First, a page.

This addition was made to differentiate between the different weapons and army types. We already had a number of state enhancements that gave bonus victory points for different army types, but these were deemed insufficient by our playtesters. The army type specializations meant weapon production planning was vital to earning the victory points from the border location tokens.

We researched and tried to make the generals' army specializations as historically accurate as possible. Unfortunately, this was not always possible as we also needed to make sure the total number of army specializations was balanced with the number of border locations requiring each army type for each state.

From gallery of tinang
The four weapon types in the game: spear, horse, crossbow and vessel

5) Flavor Text
There were suggestions to include some form of flavor text for the general cards to enhance the theme of the game. We adopted the suggestion by including flavor text to the three lord cards. Besides enhancing the flavor, it also served to differentiate the lord cards from the rest of the general cards.


We attended a local gaming convention to seek feedback from the local gaming community. A number of them (Alexis, Adrian, Bohan, Ou Yang) volunteered their valuable time to try out our game.

Board Game: Three Kingdoms Redux

Board Game: Three Kingdoms Redux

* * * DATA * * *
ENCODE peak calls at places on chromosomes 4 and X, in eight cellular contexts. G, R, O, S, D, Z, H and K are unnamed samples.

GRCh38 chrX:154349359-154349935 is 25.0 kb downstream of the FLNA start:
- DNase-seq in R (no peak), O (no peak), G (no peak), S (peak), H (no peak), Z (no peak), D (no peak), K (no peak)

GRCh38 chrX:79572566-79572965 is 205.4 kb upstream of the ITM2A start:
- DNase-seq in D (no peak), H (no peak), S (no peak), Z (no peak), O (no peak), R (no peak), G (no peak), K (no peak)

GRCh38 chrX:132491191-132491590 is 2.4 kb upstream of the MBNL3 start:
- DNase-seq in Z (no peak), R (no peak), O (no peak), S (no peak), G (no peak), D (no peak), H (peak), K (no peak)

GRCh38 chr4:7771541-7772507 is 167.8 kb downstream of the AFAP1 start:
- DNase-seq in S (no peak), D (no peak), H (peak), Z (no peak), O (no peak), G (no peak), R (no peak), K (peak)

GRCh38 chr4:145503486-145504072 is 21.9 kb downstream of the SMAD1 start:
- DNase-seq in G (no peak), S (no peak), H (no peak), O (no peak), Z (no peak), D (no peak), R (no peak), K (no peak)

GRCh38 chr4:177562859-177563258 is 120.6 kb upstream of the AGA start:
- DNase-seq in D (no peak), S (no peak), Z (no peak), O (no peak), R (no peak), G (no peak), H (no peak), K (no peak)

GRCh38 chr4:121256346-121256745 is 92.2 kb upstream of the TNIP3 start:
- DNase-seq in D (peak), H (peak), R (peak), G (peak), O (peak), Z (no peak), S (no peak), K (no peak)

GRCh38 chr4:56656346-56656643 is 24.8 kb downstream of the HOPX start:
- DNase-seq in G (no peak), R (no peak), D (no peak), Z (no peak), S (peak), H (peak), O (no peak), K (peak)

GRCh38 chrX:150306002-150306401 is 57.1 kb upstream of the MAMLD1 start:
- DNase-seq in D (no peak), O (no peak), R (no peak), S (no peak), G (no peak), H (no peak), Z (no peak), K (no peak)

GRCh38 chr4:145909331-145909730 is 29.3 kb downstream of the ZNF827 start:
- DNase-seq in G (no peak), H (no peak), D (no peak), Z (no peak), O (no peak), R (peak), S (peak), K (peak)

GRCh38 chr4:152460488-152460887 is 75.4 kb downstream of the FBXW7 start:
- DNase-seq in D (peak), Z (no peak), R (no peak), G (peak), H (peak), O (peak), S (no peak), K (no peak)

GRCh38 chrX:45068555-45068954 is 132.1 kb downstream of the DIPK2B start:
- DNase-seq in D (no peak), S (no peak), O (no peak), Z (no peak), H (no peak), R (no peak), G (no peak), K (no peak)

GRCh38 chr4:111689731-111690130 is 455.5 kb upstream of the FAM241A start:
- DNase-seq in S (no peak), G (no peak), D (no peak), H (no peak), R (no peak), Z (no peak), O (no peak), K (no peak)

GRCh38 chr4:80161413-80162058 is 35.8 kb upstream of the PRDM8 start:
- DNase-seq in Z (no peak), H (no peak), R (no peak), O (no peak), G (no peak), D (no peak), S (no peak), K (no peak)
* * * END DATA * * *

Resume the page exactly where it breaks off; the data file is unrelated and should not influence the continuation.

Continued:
Board Game: Three Kingdoms Redux

In addition, we were invited by a local game reviewer, Eric Teo to playtest at his home with a few other local boardgamers (David Chiu and Kok Hian).

Board Game: Three Kingdoms Redux

We also received help from Juan M. Medina, Ana Forero and their daughter Sara Medina. They took the time to produce their own prototype (which consists of quite a number of components) to playtest and provide us with feedback. We are very grateful for their time and effort! Their feedback led to much improvement to our rulebook.
Juan Medina
United States
Cedar Park
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Ana Forero
United States
Cedar Park
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We received much valuable feedback from all blind playtesters and due consideration was given to all suggestions. Much of the feedback received pertained to the rules. Observation of the game play also gave us a better idea of the areas in the rules that needed further clarification.